The ASAP. from Dark Spirits
1-1/2 ounces dark rum
1/2 ounce Falernum
1/2 ounce Tuaca
1/2 ounce fresh pineapple juice
Chilled ginger ale
Lime slice for garnish
1. Fill a highball glass three-quarters full with ice cubes. Add the rum, Falernum, Tuaca, and pineapple juice. Stir, but only twice.
2. Top the glass off with ginger ale. Stir once more. Garnish with the lime slice.
February 25, 2020
Well, as I said recently (as I’m sure you recall), I’ve been reading a book every pulp, detective, mystery, American literature lover should read, The Giant Collection of the Continental Op. By dashing (okay, I’m not the first to say this) Dashiell Hammett, author of, well, if you don’t know I feel for you, cause the list includes some of the best works from last century (including The Maltese Falcon, The Thin Man, and The Glass Key, all seminal works of words), in this giant collection, you’ll find a huge host of stories featuring his un-named, pudgy (but tough), old-ish (but tough), work-a-day detective, and all keep the pace up, and often the body-count. A great read, I must say, so great that I had to have two Cocktail Talks from it. If you missed the first (the Golden Horseshoe Cocktail Talk) then go check it. This second one isn’t quite as drunk-y, and includes a lot of food. But I couldn’t miss it, cause it has the Continental Op drinking crème de menthe, which is both awesome and hard to picture.
Two men servants waited on us. There was a lot of food and all of it was well turned out. We are caviar, some sort of consume, sand dabs, potatoes and cucumber jelly, roast lamb, corn and string beans, asparagus, wild deck and hominy cakes, artichoke-and-tomato salad, and orange ice. We drank white wine, claret, Burgundy, coffee, and crème de menthe.
–Dashiell Hammett, The Farewell Murder
February 14, 2020
You know, I think this here lovely drink is such a nice and lovely one for lovely Valentine’s Day that I’ve probably had it on this (lovely) blog before around the heart-iest day of the year. But today is the actual day! Not just close. You knew this right? I mean, you are on it, and have the appropriate gifts etc. for your sweetest, or if single, for yourself (I mean, you deserve it)? It is, naturally, a holiday created for commerce (if you can spare me a non-lovely thought), but darn it all, still fun, or, at least, still a lovely excuse for the below drink for the lovely couples and lovely singles in the house. What a combo! Brandy! Aperol! Sweetness! Citrus! Lovely! Admittedly, a smidge on the dessert-y side for some lovely folks, but hey, if that’s not you, here’s what you do – up the lovely brandy a bit. Just like that, a Valentine’s Day dream, ideal for you, lovely you.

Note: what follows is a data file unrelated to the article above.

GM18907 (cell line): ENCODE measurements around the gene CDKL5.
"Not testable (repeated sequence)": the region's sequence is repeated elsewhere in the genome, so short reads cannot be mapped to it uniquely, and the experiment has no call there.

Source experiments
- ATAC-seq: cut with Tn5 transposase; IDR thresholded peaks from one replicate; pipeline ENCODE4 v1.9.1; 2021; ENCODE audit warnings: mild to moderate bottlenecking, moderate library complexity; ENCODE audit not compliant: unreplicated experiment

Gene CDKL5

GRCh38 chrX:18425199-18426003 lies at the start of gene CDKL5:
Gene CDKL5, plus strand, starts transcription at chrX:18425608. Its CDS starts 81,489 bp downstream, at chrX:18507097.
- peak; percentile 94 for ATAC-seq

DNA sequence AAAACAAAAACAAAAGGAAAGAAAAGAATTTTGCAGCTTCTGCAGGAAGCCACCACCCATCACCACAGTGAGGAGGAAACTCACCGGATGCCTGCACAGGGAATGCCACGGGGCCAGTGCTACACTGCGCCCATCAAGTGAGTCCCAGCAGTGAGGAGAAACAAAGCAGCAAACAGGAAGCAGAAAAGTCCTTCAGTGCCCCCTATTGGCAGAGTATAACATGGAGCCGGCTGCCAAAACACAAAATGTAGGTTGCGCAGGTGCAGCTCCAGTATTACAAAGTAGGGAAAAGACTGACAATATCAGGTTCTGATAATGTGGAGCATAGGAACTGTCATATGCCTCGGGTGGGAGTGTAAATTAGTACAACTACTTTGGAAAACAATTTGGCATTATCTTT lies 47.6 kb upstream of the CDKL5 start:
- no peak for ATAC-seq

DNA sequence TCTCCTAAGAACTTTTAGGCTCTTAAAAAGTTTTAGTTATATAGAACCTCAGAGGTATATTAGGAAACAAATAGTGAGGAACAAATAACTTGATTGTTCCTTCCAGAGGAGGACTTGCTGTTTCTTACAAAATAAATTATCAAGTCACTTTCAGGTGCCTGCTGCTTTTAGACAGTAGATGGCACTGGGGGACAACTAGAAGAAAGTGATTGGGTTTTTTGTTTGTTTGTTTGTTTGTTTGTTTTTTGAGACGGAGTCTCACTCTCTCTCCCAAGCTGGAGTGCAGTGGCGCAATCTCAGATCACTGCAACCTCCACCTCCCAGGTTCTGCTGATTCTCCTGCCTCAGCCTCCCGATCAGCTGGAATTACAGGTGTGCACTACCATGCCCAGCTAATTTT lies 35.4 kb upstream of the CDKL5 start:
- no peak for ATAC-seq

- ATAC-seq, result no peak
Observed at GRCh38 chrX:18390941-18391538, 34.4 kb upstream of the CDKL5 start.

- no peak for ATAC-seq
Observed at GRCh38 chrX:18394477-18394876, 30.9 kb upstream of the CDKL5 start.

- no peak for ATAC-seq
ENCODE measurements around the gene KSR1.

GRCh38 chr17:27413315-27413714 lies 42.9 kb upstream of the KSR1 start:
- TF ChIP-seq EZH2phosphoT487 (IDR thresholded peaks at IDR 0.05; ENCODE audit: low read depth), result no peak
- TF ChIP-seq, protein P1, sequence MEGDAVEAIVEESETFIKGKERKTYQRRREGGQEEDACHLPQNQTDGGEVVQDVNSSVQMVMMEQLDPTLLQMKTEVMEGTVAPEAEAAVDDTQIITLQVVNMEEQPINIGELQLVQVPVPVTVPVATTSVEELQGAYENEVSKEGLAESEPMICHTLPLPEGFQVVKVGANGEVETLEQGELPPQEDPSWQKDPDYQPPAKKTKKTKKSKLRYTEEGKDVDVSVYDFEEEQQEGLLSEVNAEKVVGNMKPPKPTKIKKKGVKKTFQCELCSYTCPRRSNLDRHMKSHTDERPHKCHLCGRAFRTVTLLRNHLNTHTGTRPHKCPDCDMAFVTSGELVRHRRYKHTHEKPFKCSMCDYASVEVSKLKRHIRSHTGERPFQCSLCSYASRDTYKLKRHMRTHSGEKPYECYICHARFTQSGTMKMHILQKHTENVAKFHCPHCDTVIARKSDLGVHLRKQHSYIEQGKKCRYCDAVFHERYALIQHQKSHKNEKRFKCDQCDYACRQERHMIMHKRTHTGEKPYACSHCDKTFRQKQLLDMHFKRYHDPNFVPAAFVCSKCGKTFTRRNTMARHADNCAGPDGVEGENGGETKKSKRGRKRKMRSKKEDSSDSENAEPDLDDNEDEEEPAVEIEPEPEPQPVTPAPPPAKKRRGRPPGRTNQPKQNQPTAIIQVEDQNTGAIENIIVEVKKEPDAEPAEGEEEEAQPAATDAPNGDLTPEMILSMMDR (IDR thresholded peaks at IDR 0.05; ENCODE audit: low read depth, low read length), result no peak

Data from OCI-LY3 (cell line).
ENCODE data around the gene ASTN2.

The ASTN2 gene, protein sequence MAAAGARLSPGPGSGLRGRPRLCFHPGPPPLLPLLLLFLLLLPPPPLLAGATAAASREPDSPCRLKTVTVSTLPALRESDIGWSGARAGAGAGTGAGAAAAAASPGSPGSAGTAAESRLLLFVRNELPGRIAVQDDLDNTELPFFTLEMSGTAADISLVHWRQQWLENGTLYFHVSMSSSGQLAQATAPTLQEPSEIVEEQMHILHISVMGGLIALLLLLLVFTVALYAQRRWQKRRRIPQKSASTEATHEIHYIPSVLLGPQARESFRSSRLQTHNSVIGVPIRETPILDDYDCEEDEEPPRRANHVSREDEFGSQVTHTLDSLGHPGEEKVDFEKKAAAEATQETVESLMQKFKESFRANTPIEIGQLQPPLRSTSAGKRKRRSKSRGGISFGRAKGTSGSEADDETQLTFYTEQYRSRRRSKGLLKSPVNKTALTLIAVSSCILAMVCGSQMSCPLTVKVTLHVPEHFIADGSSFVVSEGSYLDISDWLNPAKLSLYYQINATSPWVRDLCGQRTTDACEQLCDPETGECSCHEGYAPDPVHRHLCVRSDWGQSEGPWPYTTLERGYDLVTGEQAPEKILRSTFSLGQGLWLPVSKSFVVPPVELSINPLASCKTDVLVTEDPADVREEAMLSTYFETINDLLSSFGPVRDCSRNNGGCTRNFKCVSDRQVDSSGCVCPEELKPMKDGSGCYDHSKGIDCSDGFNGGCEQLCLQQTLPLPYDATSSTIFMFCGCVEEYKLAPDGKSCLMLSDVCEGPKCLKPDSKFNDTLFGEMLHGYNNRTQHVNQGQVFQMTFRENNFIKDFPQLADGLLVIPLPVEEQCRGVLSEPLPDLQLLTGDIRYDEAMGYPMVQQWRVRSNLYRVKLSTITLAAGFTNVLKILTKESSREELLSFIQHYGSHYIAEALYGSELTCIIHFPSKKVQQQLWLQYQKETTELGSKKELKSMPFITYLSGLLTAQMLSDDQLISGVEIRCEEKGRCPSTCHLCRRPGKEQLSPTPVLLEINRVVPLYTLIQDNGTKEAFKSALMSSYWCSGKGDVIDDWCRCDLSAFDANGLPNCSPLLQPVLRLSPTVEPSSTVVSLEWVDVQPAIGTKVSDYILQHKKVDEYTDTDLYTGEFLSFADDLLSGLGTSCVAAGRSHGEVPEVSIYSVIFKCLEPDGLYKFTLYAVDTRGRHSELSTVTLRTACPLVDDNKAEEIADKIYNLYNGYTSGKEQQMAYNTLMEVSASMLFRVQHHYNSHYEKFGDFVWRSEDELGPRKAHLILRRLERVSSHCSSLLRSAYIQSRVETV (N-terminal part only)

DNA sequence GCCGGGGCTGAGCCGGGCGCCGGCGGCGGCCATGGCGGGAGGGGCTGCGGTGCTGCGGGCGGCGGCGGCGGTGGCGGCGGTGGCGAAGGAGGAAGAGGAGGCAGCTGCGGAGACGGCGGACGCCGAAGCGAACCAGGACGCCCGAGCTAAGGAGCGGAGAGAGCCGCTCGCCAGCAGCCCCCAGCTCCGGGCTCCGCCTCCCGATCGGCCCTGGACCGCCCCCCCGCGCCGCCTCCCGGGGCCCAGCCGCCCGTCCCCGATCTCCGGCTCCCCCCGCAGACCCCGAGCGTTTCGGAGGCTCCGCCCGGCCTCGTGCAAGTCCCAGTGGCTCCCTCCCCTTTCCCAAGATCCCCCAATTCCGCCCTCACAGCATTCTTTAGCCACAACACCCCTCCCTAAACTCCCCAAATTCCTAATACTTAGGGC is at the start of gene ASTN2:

Ti Penso Sempre, from Dark Spirits, Serves 2
3 ounce brandy
2 ounces Aperol
1 ounce simple syrup
2 orange slices, for garnish
1. Fill a cocktail shaker halfway full with ice cubes. Add the brandy, Aperol, and simple syrup. Shake well.
2. Strain the mix equally into 2 cocktail glasses.
January 10, 2020
It’s funny, in a curious way, because it’s January, and January is known as a bit of a cold-hearted month for a number of reasons; one, cause it’s cold! But, the curiously funny thing is, that for the second time in two weeks, I’m having not a winter warmer, but a light, refreshing, mix with ginger beer and ice cubes and sunshine (admittedly, chilly sunshine, but sunshine, pals, is sunshine). This devilish mix, though, is such an old favorite, and (perhaps more important? I’d say most important) my wife’s top drink, or at least top five, that it gets consumed at our house – or at nearby bars – year round. It’s a treat year round, too, as the tequila smoke and warmth play so perfectly with the ginger beer, and then that unexpected in a way, slight sweet fruity boop from the cassis and tangy tang of lime (or lemon, in a pinch, hence the “esque” in this this title, but, you know, needs must), all combining into a, well, treat! No matter what the day of the year.
One note: some folks (many?) shake the tequila, juice, and cassis first. That’s not my style. I’m not saying my style is better, oh no! But I do how I do. You do you. We all can still toast drinks.
The El Diablo-esque
1-1/2 ounces tequila (often, reposado, but I think blanco is nice, too)
1/2 ounce freshly squeezed lemon juice
3-1/2 ounces ginger beer
1/2 ounce crème de cassis
Lemon slice, for garnish
1. Fill a big-ish highball or comparable glass three-quarters full with ice cubes. Add the tequila, lemon juice, and ginger beer. Stir thoroughly, but no need to chase the devil in an over-rambunctious manner.
2. Carefully drizzle the cassis over-the-top of the mix (I tend to angle towards the edges, but that’s me, again). If you want, give it a brief stir. Garnish with the lemon. Go January, go!
December 20, 2019